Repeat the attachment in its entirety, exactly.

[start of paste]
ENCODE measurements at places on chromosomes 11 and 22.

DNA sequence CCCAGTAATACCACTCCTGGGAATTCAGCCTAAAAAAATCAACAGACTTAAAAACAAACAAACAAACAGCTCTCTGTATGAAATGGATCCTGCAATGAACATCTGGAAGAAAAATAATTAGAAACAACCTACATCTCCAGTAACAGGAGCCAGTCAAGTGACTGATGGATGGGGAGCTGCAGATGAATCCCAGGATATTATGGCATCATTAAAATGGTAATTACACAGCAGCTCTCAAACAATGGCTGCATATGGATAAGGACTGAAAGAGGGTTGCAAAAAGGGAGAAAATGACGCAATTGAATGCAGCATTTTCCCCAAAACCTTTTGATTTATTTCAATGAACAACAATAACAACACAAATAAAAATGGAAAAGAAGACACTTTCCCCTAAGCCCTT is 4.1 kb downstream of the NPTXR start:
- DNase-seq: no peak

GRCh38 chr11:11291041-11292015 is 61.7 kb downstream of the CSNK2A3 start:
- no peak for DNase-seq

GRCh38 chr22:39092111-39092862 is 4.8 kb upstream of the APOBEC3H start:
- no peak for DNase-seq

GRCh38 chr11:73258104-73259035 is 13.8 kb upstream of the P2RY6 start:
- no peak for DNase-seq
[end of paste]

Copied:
ENCODE measurements at places on chromosomes 11 and 22.

DNA sequence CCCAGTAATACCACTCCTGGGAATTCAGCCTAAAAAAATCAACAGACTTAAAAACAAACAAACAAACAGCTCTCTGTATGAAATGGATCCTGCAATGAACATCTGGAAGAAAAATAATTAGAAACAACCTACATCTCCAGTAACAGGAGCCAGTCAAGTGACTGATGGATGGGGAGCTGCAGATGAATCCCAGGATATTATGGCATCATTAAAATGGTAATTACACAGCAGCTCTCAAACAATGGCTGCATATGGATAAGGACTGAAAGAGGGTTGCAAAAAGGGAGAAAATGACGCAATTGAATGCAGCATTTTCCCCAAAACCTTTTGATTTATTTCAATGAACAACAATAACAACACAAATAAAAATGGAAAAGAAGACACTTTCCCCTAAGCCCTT is 4.1 kb downstream of the NPTXR start:
- DNase-seq: no peak

GRCh38 chr11:11291041-11292015 is 61.7 kb downstream of the CSNK2A3 start:
- no peak for DNase-seq

GRCh38 chr22:39092111-39092862 is 4.8 kb upstream of the APOBEC3H start:
- no peak for DNase-seq

GRCh38 chr11:73258104-73259035 is 13.8 kb upstream of the P2RY6 start:
- no peak for DNase-seq